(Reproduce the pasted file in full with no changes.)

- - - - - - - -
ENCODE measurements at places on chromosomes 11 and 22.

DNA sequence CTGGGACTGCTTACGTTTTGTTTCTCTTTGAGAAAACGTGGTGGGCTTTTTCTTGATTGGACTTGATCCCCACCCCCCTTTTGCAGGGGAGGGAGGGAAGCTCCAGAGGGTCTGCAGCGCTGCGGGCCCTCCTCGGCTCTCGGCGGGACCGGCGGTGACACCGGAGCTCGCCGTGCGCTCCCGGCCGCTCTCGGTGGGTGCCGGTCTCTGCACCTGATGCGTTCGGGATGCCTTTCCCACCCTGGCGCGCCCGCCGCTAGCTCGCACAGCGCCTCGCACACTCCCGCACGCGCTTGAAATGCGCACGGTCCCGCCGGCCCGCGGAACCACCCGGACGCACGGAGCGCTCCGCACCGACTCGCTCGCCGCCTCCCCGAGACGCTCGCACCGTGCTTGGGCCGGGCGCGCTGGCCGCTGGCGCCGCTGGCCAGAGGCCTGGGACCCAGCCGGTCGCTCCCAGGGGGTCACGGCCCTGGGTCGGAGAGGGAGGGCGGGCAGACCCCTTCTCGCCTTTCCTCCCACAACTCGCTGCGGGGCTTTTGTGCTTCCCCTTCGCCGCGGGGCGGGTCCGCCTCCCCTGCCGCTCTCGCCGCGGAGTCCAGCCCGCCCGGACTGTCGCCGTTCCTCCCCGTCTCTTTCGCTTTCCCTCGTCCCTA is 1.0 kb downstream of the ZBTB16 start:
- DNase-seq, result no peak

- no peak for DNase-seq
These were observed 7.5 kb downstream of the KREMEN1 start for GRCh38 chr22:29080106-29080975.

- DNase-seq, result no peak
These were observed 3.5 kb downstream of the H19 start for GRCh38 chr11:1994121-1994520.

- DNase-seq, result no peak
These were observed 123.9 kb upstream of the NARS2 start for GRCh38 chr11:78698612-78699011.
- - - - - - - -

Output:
ENCODE measurements at places on chromosomes 11 and 22.

DNA sequence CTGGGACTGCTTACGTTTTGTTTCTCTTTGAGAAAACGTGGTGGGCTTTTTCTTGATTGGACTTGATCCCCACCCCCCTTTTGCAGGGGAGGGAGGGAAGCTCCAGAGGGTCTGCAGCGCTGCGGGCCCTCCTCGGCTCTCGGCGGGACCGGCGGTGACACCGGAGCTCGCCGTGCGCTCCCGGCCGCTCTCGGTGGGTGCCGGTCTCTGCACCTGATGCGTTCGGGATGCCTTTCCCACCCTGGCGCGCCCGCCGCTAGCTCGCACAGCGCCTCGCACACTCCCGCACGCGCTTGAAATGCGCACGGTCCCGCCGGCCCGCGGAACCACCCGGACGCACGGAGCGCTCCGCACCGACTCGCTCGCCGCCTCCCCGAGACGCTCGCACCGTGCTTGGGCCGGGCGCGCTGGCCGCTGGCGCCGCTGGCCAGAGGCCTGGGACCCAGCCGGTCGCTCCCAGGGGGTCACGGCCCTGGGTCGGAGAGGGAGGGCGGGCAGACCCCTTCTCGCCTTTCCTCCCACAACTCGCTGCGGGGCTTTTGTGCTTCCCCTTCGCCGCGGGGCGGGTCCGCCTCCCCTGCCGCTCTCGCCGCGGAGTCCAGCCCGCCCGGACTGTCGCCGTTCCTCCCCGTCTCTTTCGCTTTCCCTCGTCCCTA is 1.0 kb downstream of the ZBTB16 start:
- DNase-seq, result no peak

- no peak for DNase-seq
These were observed 7.5 kb downstream of the KREMEN1 start for GRCh38 chr22:29080106-29080975.

- DNase-seq, result no peak
These were observed 3.5 kb downstream of the H19 start for GRCh38 chr11:1994121-1994520.

- DNase-seq, result no peak
These were observed 123.9 kb upstream of the NARS2 start for GRCh38 chr11:78698612-78699011.